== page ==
Paula Dyba, VP of marketing, creative director, Terry Bicycles

Marketing is more like staying steady on a unicycle while juggling than simply riding a bike. It requires balancing creativity with customer insights, and Dyba knows how to do just that. During her agency days, she helped lead the import launch of then unfamiliar car manufacturer Hyundai Motor America and overcame concerns associated with buying a Korean vehicle.  And as VP of marketing and creative director for women’s cycling company Terry Bicycles, she’s pioneered new e-commerce, product, and catalog merchandising strategies, contributing to more than 50% retail revenue growth.

Marketing strategy: My approach is customer-centric…. [At] Terry Bicycles, we’re totally focused on female cyclists, and we’ve built relationships with our customers who absolutely love us and evangelize our products. At the beginning, we knew there was demand in the market, but the supply chain was stuck. Bike shops just weren’t ready for a “woman’s section” 20 years ago. So, we invented our own marketing channel and went direct to the customer via catalog. It was an instant success and we’ve built the brand, customer by customer, ever since. We put the customer experience ahead of everything we do, and have built a reputation for being the problem solvers for female cyclists.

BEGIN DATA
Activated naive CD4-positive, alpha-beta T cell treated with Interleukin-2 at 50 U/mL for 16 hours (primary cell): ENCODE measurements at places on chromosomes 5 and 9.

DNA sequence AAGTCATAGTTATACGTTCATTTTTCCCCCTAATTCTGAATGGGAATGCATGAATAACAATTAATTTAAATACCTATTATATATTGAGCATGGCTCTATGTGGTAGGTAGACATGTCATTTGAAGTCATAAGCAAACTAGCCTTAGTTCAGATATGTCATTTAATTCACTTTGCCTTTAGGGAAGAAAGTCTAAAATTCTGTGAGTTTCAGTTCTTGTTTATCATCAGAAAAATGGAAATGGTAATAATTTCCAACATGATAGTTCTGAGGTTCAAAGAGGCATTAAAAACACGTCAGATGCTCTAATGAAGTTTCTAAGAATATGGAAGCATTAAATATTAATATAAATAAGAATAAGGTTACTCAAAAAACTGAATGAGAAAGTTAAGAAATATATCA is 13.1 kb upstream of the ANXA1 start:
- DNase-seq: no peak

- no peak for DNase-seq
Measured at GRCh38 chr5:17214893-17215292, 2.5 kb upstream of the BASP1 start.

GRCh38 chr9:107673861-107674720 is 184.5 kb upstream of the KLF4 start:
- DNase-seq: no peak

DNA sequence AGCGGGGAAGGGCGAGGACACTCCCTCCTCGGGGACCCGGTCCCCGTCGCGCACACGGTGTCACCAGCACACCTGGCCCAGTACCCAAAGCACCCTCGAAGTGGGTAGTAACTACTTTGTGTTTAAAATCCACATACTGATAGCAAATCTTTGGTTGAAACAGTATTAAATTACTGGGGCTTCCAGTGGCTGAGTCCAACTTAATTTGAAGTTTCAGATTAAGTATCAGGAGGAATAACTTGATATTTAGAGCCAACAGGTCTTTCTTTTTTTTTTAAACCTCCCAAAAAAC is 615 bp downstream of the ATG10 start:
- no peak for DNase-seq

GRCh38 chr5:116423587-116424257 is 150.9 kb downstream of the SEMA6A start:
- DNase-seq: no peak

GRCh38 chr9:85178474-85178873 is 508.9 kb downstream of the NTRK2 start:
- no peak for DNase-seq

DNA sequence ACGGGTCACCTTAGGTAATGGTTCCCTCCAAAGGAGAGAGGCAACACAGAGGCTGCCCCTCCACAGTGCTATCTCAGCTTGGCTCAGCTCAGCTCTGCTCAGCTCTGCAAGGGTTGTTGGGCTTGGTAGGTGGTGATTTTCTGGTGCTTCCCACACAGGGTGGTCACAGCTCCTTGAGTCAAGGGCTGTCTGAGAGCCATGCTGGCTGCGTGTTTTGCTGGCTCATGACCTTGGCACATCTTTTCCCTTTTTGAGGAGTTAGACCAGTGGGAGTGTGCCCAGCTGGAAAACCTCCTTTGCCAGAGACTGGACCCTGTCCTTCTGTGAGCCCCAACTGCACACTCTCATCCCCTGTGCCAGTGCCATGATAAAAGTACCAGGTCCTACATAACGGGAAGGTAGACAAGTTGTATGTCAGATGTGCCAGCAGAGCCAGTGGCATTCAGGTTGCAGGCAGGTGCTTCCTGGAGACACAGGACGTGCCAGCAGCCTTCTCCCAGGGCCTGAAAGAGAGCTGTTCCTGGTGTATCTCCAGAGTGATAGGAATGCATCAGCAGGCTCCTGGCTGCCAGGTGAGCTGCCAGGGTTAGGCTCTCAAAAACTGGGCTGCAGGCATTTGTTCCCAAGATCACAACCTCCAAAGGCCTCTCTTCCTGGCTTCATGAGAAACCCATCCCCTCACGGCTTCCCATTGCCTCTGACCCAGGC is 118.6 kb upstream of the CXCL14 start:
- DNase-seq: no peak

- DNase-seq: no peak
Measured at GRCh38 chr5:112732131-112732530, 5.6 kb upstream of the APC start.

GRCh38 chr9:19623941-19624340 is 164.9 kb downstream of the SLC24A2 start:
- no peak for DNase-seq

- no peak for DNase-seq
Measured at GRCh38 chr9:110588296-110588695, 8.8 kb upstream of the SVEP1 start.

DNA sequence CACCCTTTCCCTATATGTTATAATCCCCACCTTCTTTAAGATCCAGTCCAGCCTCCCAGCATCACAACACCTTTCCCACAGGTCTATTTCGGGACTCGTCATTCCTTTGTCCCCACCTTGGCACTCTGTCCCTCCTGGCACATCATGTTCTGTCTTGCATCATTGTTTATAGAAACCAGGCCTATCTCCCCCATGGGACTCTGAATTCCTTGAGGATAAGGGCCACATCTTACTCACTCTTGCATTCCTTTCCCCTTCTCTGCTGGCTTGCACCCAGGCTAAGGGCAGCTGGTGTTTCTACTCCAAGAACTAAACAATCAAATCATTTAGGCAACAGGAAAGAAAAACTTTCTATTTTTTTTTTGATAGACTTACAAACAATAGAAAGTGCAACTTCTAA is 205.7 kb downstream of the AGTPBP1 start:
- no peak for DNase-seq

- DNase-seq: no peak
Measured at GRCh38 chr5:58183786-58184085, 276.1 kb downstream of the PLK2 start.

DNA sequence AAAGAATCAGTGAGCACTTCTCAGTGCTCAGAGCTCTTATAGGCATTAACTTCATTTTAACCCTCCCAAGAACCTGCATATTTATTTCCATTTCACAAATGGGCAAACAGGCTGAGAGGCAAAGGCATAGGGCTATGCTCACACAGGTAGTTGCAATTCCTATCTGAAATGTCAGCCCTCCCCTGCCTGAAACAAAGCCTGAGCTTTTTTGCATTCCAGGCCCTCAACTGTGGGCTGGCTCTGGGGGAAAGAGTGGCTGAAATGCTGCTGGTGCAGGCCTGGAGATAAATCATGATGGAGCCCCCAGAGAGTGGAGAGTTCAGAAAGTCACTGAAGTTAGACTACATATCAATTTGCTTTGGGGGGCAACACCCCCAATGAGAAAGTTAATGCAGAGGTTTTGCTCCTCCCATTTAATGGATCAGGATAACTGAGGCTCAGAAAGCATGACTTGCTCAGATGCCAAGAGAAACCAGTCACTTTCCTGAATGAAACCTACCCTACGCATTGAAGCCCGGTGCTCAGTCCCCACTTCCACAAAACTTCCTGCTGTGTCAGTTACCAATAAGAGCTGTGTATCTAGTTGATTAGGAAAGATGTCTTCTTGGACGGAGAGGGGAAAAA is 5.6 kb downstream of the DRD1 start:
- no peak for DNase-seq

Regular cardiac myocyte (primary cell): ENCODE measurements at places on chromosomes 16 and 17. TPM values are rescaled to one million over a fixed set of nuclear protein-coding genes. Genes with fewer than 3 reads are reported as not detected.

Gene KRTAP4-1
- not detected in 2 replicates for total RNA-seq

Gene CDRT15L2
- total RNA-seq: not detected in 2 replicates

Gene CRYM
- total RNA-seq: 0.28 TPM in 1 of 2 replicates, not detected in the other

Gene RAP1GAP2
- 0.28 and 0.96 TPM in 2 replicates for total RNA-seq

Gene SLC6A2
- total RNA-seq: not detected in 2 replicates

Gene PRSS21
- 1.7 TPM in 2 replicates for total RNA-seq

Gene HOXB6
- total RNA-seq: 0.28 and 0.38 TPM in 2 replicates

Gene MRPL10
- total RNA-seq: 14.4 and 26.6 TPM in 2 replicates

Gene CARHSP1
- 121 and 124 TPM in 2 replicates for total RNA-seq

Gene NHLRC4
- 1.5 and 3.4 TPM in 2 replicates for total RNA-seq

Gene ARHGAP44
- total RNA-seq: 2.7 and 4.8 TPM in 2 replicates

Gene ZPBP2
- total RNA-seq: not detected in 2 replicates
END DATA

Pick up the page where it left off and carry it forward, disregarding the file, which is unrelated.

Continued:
Winning ways: Celebrating our 30th anniversary with a 14% increase in retail sales — and only a 4% increase in spending. 

Defining moment: I bought a bicycle. It was at a time when I was working in New York for a big advertising agency pitching car accounts. In between pitches, I went into a bike shop in upstate New York, bought a bike, and the salesperson sold me a Terry saddle. I’d never heard of the company but turns out it was right down the road. I met the owner, Georgena Terry, and I asked her why I’d never heard of her company. She said she didn’t have a marketing person. I left advertising that moment. I felt [like] I’d found a marketer’s dream. Terry was the first women-specific bike company at a time when women-specific products were not around in cycling, nor really anywhere else. Shifting careers completely from agency to client, from multimillion ad budgets to nearly zero, from cars to bicycles was a huge step and the defining moment for me as a marketer.

Trend watching: For us as direct marketers, our customers’ move to mobile is something we’re not only watching, but also putting tons of time and energy into. It’s changing everything about the way we interact individually, as families, as marketers, and as retail businesses. The challenges of presenting a brand in a completely new and super-small format, figuring out how to market in this new arena, and simplifying the buying process is only going to grow and require new tools and new ways of engaging with our customers.

Marketing staff must-have: First, the ability to write well; and second, creative enthusiasm/curiosity. One is pretty easy to evaluate and the other much harder. Both traits are critical in an innovative business environment where customer relationships, engagement, and product development are necessities.

Advice to young marketers: Find a product category that absorbs you. Find the best company in that category and get yourself in the door at whatever level you can.

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